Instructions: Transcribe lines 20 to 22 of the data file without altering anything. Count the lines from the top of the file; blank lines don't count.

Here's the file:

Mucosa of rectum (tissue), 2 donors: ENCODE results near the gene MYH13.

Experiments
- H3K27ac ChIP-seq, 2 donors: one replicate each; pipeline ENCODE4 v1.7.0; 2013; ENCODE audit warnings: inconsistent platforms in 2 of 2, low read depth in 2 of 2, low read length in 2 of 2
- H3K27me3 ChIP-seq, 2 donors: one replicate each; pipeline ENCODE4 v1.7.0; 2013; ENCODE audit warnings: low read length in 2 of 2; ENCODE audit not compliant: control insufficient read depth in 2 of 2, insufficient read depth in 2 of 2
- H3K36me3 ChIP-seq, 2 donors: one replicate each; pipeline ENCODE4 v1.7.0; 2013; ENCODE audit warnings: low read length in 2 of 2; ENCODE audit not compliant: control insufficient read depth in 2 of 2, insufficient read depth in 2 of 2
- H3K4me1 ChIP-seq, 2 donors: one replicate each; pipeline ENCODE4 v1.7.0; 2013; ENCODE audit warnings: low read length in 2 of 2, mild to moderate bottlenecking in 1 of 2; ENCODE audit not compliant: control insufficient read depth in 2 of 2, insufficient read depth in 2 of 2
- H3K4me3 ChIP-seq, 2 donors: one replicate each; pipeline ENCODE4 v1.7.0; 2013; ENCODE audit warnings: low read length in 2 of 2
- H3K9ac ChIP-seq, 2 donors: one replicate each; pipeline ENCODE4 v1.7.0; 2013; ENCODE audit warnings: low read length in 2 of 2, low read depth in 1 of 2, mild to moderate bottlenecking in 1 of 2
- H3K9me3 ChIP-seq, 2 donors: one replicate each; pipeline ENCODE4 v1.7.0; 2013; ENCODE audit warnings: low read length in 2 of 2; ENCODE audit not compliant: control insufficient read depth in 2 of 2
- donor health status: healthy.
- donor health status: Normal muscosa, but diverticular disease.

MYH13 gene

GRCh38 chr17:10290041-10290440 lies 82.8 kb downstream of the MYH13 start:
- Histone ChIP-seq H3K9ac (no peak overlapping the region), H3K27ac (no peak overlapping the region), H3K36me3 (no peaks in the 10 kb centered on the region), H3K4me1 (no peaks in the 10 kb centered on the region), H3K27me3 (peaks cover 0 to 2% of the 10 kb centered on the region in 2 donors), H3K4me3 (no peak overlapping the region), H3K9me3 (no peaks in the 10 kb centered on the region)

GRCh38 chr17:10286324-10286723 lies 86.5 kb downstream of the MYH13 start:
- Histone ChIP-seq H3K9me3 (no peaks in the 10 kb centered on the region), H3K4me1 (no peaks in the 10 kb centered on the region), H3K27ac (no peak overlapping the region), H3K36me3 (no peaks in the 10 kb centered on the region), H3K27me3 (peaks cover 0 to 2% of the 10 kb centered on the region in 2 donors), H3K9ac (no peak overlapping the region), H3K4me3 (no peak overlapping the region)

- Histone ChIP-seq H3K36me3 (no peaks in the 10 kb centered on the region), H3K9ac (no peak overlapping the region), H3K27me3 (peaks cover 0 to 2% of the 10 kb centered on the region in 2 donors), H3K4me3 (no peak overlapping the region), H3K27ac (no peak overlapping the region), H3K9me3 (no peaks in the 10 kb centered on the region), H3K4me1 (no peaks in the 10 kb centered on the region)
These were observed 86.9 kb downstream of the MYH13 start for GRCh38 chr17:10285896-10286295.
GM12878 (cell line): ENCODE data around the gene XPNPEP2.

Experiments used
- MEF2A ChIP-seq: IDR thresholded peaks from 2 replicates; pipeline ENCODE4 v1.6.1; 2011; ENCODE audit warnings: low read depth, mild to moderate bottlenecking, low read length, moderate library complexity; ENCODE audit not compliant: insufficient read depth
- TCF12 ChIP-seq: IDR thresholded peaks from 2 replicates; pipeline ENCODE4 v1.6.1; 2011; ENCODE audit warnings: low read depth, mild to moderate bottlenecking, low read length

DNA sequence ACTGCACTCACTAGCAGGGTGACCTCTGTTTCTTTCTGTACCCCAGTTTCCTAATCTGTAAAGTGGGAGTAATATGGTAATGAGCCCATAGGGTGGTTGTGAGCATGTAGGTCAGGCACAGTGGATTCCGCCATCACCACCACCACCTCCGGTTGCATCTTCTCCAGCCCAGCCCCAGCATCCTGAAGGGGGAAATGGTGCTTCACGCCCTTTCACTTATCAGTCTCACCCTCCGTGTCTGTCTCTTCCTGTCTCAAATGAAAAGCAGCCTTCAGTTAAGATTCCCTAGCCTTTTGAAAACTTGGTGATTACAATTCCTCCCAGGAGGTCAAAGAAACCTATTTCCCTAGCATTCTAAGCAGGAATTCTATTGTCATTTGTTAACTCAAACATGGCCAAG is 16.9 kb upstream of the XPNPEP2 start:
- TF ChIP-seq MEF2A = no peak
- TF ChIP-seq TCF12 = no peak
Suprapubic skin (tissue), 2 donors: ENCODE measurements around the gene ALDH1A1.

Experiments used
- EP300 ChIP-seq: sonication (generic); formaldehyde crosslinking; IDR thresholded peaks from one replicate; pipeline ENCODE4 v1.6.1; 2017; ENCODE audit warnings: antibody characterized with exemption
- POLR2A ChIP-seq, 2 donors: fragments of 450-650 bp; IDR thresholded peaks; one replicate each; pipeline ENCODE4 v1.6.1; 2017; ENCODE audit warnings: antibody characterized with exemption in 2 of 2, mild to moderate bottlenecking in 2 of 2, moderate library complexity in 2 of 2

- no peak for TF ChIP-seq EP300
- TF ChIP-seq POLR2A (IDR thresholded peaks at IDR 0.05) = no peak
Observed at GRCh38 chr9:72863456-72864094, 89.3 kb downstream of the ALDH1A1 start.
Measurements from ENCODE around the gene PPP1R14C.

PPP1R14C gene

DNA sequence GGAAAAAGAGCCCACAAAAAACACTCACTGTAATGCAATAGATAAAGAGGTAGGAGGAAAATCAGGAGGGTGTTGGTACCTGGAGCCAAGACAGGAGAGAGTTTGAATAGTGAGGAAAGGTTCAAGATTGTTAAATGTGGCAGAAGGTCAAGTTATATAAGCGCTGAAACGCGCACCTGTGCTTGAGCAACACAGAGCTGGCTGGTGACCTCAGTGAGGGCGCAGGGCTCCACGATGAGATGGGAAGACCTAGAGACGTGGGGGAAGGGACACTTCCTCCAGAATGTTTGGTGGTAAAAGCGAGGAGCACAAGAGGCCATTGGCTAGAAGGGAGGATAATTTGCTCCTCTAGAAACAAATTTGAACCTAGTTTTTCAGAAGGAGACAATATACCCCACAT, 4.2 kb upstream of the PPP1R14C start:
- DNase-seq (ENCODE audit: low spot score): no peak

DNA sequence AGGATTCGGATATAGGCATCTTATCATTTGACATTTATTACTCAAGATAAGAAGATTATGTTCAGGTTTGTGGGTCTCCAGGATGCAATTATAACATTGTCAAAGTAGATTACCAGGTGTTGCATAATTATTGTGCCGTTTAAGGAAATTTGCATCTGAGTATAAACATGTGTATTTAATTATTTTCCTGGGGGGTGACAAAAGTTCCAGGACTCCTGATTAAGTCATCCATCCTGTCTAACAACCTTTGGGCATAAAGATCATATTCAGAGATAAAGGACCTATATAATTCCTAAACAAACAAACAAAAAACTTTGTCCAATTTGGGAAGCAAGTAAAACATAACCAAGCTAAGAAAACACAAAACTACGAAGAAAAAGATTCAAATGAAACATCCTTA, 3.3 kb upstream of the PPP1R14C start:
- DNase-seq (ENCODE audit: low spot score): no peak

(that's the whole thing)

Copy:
Experiments used
- MEF2A ChIP-seq: IDR thresholded peaks from 2 replicates; pipeline ENCODE4 v1.6.1; 2011; ENCODE audit warnings: low read depth, mild to moderate bottlenecking, low read length, moderate library complexity; ENCODE audit not compliant: insufficient read depth
- TCF12 ChIP-seq: IDR thresholded peaks from 2 replicates; pipeline ENCODE4 v1.6.1; 2011; ENCODE audit warnings: low read depth, mild to moderate bottlenecking, low read length